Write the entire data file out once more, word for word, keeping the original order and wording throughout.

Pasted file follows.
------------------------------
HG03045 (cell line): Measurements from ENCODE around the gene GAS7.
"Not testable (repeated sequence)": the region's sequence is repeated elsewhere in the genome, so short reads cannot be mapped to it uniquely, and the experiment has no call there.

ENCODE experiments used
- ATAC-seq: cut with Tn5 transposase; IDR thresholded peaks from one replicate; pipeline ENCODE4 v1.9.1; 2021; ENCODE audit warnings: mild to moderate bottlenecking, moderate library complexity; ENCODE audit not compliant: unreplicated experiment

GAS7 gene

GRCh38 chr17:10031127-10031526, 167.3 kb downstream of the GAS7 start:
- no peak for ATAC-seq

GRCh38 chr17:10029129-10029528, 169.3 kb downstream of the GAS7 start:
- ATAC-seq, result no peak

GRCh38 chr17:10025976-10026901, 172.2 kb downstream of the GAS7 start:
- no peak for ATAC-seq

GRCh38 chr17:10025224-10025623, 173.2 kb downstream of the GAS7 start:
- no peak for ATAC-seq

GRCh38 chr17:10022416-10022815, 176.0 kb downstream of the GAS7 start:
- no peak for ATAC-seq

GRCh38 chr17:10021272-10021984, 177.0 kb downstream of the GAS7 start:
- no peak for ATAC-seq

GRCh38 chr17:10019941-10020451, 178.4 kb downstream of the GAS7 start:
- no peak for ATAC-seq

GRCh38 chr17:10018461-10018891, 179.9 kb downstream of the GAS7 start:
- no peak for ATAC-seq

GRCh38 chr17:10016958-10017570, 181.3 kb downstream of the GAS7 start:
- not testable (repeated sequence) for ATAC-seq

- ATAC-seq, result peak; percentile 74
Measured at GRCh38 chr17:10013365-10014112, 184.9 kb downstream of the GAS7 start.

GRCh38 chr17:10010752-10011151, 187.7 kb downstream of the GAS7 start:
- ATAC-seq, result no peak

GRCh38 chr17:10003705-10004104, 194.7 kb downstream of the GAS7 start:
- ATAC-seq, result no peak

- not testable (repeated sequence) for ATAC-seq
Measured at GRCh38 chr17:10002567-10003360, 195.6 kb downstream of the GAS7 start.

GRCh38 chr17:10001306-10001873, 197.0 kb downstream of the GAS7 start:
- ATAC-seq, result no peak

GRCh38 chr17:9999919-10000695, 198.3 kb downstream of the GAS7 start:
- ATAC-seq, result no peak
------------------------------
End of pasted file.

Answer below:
HG03045 (cell line): Measurements from ENCODE around the gene GAS7.
"Not testable (repeated sequence)": the region's sequence is repeated elsewhere in the genome, so short reads cannot be mapped to it uniquely, and the experiment has no call there.

ENCODE experiments used
- ATAC-seq: cut with Tn5 transposase; IDR thresholded peaks from one replicate; pipeline ENCODE4 v1.9.1; 2021; ENCODE audit warnings: mild to moderate bottlenecking, moderate library complexity; ENCODE audit not compliant: unreplicated experiment

GAS7 gene

GRCh38 chr17:10031127-10031526, 167.3 kb downstream of the GAS7 start:
- no peak for ATAC-seq

GRCh38 chr17:10029129-10029528, 169.3 kb downstream of the GAS7 start:
- ATAC-seq, result no peak

GRCh38 chr17:10025976-10026901, 172.2 kb downstream of the GAS7 start:
- no peak for ATAC-seq

GRCh38 chr17:10025224-10025623, 173.2 kb downstream of the GAS7 start:
- no peak for ATAC-seq

GRCh38 chr17:10022416-10022815, 176.0 kb downstream of the GAS7 start:
- no peak for ATAC-seq

GRCh38 chr17:10021272-10021984, 177.0 kb downstream of the GAS7 start:
- no peak for ATAC-seq

GRCh38 chr17:10019941-10020451, 178.4 kb downstream of the GAS7 start:
- no peak for ATAC-seq

GRCh38 chr17:10018461-10018891, 179.9 kb downstream of the GAS7 start:
- no peak for ATAC-seq

GRCh38 chr17:10016958-10017570, 181.3 kb downstream of the GAS7 start:
- not testable (repeated sequence) for ATAC-seq

- ATAC-seq, result peak; percentile 74
Measured at GRCh38 chr17:10013365-10014112, 184.9 kb downstream of the GAS7 start.

GRCh38 chr17:10010752-10011151, 187.7 kb downstream of the GAS7 start:
- ATAC-seq, result no peak

GRCh38 chr17:10003705-10004104, 194.7 kb downstream of the GAS7 start:
- ATAC-seq, result no peak

- not testable (repeated sequence) for ATAC-seq
Measured at GRCh38 chr17:10002567-10003360, 195.6 kb downstream of the GAS7 start.

GRCh38 chr17:10001306-10001873, 197.0 kb downstream of the GAS7 start:
- ATAC-seq, result no peak

GRCh38 chr17:9999919-10000695, 198.3 kb downstream of the GAS7 start:
- ATAC-seq, result no peak